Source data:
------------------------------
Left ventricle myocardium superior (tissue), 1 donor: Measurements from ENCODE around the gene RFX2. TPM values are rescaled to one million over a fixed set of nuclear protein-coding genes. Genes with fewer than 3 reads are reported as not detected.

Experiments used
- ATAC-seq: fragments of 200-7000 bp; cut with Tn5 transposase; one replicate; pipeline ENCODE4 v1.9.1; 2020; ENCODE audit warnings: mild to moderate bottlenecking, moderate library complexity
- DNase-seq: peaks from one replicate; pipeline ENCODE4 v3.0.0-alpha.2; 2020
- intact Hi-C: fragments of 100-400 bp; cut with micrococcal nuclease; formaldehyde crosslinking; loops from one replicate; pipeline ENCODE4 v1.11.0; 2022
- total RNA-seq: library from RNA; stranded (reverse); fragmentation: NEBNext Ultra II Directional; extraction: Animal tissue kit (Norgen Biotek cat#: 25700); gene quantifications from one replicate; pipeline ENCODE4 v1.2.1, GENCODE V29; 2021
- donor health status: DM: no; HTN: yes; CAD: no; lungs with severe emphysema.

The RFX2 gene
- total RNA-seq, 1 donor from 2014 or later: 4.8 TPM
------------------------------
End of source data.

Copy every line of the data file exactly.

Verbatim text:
Left ventricle myocardium superior (tissue), 1 donor: Measurements from ENCODE around the gene RFX2. TPM values are rescaled to one million over a fixed set of nuclear protein-coding genes. Genes with fewer than 3 reads are reported as not detected.

Experiments used
- ATAC-seq: fragments of 200-7000 bp; cut with Tn5 transposase; one replicate; pipeline ENCODE4 v1.9.1; 2020; ENCODE audit warnings: mild to moderate bottlenecking, moderate library complexity
- DNase-seq: peaks from one replicate; pipeline ENCODE4 v3.0.0-alpha.2; 2020
- intact Hi-C: fragments of 100-400 bp; cut with micrococcal nuclease; formaldehyde crosslinking; loops from one replicate; pipeline ENCODE4 v1.11.0; 2022
- total RNA-seq: library from RNA; stranded (reverse); fragmentation: NEBNext Ultra II Directional; extraction: Animal tissue kit (Norgen Biotek cat#: 25700); gene quantifications from one replicate; pipeline ENCODE4 v1.2.1, GENCODE V29; 2021
- donor health status: DM: no; HTN: yes; CAD: no; lungs with severe emphysema.

The RFX2 gene
- total RNA-seq, 1 donor from 2014 or later: 4.8 TPM